How would you folks approach a vintage computer project?

Vimmer

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For a while, I have thought about finding a fully built old computer, from the 90s or earlier, or building one from parts. There are plenty of VMs but to me that is not interesting.

Have any of you done this in the past 10 years? What are the best people to talk to about this, best vendors, or ways to find old computer junk in decent condition?
 


We don't really have a 'vintage computer' community here, but some of us have some older stuff kicking around. I've got an old Trash 80, an IIe, a Vic20 that needs a power brick 'cause they keep baking like ovens, an IBM clone or two, etc...

I only keep them as hobby devices. I don't even talk about them as I don't spend any real time with them, other than to sometimes revisit Zork. I'm an avid fan of more modern hardware for efficiency's sake. So, performing actual work on those machines would be wasteful.

Which is to say, I do modern things on modern hardware. You can even get solid refurbished modern gear and still be reasonably efficient. I quite like reducing my energy footprint but I'm kind of weird like that. I'm not a zealot, I don't think. I mean, my plow truck gets single-digit fuel economy when loaded with sand but it has a purpose. My daily driver might top out at 18 mpg.

So, I'm obviously not a zealot. But, I do like my computational hardware to be effective and efficient, which means I don't try using a P4 as my daily computer. I use Linux. That could be done. I'm just not going to do so. I also value my time quite a bit.
 
So, performing actual work on those machines would be wasteful.
it would also be a pain, but yeah I'm not interested in this at all for anything "productive", it would just be for fun and exploration. I saw some windows 9x and DOS gaming computers on ebay for between $200 and $400, but to me it would be better to find parts and put them together, or find some old refurbished machine for almost nothing.
 
Welcome to the forums.

What does this have to do with Linux? Computers like the Commodore Amiga loved so well by "retro-fans" won't be able to run any Linux distro, beginning with the original and best Slackware from 1992. Even less could 8-bit and 16-bit computers do it. Around that time GNU was "nascent" or "getting around"; in the 1980's Linux was in the process of "being invented".

For anything that makes like Linux on 16-bit computer in the 1980's, might have to get Microsoft Xenix. :/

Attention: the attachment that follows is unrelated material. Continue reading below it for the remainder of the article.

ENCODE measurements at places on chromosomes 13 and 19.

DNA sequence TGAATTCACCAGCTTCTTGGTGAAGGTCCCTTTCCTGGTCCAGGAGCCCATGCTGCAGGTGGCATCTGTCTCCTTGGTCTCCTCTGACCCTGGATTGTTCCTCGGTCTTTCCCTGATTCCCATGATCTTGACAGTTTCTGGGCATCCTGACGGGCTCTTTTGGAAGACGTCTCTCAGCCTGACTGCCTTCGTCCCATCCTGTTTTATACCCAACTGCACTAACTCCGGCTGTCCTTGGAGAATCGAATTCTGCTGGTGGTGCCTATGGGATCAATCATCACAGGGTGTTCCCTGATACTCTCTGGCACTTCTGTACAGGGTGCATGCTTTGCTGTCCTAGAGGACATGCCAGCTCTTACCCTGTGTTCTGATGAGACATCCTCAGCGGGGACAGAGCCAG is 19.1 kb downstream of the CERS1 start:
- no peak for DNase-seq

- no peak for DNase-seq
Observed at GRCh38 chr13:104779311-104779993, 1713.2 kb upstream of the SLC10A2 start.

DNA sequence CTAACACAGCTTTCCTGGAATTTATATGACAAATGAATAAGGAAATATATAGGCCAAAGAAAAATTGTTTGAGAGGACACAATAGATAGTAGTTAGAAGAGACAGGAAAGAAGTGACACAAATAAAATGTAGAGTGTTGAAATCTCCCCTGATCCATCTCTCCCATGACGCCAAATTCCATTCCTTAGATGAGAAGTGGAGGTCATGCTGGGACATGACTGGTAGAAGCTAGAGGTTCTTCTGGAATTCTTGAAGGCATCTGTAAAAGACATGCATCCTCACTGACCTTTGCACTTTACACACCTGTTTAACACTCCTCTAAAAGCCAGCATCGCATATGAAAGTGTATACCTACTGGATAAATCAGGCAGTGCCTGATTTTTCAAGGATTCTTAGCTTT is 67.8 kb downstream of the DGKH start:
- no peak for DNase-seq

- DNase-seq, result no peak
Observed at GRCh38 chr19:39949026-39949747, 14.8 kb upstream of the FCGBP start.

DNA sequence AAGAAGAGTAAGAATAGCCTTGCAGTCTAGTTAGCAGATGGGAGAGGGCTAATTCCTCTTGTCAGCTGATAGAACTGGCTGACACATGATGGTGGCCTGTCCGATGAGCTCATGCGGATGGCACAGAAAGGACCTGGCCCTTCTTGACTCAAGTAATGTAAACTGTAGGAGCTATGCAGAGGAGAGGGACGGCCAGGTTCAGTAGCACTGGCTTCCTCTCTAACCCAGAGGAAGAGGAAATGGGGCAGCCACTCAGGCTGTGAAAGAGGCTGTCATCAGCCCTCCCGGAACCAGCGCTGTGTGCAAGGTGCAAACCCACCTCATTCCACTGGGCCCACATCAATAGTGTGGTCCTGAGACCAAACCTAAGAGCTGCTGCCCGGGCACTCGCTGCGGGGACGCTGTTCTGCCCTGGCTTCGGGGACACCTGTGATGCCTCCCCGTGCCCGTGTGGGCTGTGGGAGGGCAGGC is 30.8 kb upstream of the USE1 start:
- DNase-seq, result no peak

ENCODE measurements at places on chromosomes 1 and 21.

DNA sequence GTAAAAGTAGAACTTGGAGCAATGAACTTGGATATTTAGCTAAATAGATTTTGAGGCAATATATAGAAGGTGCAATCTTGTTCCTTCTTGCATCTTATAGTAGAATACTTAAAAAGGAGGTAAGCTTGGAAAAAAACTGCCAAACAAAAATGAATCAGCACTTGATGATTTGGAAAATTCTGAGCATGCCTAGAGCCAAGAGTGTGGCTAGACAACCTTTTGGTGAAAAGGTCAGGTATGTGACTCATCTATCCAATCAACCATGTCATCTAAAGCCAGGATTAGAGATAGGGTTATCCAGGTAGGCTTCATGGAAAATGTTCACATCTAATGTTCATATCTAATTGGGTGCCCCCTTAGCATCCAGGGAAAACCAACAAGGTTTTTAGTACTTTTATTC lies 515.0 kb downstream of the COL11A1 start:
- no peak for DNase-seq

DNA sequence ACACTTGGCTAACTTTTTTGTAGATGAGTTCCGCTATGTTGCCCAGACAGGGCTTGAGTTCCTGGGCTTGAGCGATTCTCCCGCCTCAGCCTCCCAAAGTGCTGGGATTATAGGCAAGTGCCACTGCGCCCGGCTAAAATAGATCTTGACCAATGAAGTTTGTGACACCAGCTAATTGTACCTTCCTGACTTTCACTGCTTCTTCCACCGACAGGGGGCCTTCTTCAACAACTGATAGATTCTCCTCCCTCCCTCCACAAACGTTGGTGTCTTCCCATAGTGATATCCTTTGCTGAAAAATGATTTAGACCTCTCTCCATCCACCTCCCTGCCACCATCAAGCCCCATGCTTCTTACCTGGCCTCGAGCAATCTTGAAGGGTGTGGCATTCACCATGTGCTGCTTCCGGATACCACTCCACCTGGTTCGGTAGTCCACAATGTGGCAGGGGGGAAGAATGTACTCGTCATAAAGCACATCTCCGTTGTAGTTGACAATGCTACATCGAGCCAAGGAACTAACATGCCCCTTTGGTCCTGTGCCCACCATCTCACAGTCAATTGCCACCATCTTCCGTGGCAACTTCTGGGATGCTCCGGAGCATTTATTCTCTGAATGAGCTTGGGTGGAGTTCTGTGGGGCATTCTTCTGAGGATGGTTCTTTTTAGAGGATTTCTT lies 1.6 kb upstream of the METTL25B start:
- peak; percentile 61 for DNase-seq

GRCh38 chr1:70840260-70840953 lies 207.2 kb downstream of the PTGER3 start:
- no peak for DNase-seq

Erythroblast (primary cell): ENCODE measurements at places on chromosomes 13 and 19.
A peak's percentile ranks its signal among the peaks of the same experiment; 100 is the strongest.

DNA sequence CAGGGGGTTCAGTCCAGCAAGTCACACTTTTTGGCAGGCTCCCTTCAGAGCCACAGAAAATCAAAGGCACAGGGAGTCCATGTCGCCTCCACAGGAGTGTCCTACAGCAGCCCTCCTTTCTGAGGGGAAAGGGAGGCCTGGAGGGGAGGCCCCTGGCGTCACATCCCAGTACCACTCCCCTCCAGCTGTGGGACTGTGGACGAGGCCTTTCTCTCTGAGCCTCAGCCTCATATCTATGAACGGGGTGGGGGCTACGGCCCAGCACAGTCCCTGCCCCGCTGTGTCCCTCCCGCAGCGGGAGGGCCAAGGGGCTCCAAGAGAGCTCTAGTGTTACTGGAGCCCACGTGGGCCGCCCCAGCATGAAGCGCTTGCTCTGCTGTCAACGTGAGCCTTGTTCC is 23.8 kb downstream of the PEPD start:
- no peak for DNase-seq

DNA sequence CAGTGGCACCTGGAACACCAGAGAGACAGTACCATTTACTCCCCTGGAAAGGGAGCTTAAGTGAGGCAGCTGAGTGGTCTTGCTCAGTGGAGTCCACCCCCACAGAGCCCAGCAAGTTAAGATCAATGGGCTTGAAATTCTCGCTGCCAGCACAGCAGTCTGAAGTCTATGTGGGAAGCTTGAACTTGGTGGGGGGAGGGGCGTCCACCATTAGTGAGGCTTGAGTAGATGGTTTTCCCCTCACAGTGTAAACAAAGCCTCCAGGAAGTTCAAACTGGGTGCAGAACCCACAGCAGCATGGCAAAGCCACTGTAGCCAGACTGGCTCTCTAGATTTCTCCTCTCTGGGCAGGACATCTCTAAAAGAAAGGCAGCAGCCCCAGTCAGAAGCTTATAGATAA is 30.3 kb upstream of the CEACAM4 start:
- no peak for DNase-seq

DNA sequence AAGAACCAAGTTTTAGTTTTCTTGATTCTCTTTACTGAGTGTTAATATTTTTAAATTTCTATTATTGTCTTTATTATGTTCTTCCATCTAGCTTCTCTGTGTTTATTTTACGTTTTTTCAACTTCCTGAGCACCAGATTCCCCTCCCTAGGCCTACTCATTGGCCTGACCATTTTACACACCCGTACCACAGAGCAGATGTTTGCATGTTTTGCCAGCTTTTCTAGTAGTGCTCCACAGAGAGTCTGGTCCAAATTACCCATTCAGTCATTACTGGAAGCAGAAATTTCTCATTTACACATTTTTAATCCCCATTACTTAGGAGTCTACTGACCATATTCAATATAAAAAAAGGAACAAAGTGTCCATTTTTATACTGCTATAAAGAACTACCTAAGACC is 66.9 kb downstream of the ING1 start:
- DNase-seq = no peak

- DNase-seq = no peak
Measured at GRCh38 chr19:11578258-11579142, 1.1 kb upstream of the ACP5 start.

To be able to use Linux you would need, in the very least, a box with an Intel 486DX or equivalent CPU. That's for the distros that were available around 1995 which some of them were Debian, Slackware, the original Red Hat and Yggdrasil. Sadly the desire to have GUI's all around caused by the Windows "explosion" made sure that Intel Pentium or equivalent, and into the 21st Century became almost a requirement. A while ago we had someone asking if a Mac G4 or G5 from the late 1990's would be able to run Linux. We had to tell them that it could handle one of the early distros, or FreeBSD.

It is a bit shocking, not even an Apple Macintosh from the 1990's could work with a Linux distro with GUI?!
 
ways to find old computer junk in decent condition?
1. Drive around on trash pickup day... especially right now. There's a fair chance a lot of folks are throwing away old computers after getting new ones for Christmas. Use extreme caution if you pick up a computer that has been left in the rain.

2. Yard sales, estate auctions, pawn shops

3. Ask friends/family who has old junk they don't want

4. Small "mom-and-pop" computer stores. These may take old computers in on trade and then re-sell them. I had a friend once who owned a place like this, and he gave me a truck load of trade-ins that weren't really worth his time/trouble to make ready to sell again. I turned many of those into working Linux boxes and gave them away. (I also recycled a lot of dead or crippled junk!)

5. Refurbished anywhere... Amazon, BestBuy, etc... or dealer direct from Dell, HP, etc. These won't be 90's era, but you'll get a better computer to play with.

6. I would approach your project as cheaply as possible, but maybe you have the means and resources to acquire better junk! ;)

Good luck!
 
It would be a complete waste of time and nothing to be gained. It wouldn't work with modern software and couldn't connect to the net.
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Back in 2002 I was given a computer from the 90s some thing like this to pull apart and put back together...
Packard-Bell-Multimedia-D160.jpg


Had a CD burner...Floppy drive...USB 1 and I got a CRT Monitor with it. Had a 20GB Pata HDD and those old blue ribbon cables...how would you install Linux on it you couldn't. Back then I had USB 2 Flash Drives...they wouldn't work...my LED Monitor wouldn't either and no SATA ports...it's best to learn modern Computers and how they work as there's much to be gained.
m1212.gif
 
LOL I wanted one of those! Wasn't patient enough to get it, and settled for something lesser...

One of my friends had an earlier model of Packard Bell to be able to play Gunship 2000, that my computer couldn't handle at all. :O

 
I agree that vintage/ancient computers aren't really usable as "daily drivers". But they sure as hell are fun to mess around with....

I've always been a bit of a vintage freak. I love taking really old computer hardware, maxing it out to the absolute limit of its abilities & seeing just what it might have been capable of, back in the day. But that IS for "fun". It's a hobby.....MY "hobby".

Puppy helps enormously with this kind of endeavour. Our community archivist, Ally - from Lincolnshire, here in the UK - has a paid account at archive.org, and has archived every piece of Puppy software ever created.......along with every Puppy ever built, going all the way back to beta-0.1, from mid-2002. The early Pups were ultra-lightweight, with extremely modest hardware requirements, and would run on almost anything back then.

My current HP Pavilion desktop rig is the first truly "modern" computer I've had. It's a real eye-opener, comparing it to what came before.....but I shall never be a true geek, that absolutely MUST run the very newest of everything, the instant it appears. Hell, I didn't adopt CDs until 2001; nearly 20 years after they first appeared.....and by then, they were all but obsolete, already being dropped in favour of solid-state MP3 players.

I like to let tech "prove" itself before investing..!


Mike. :p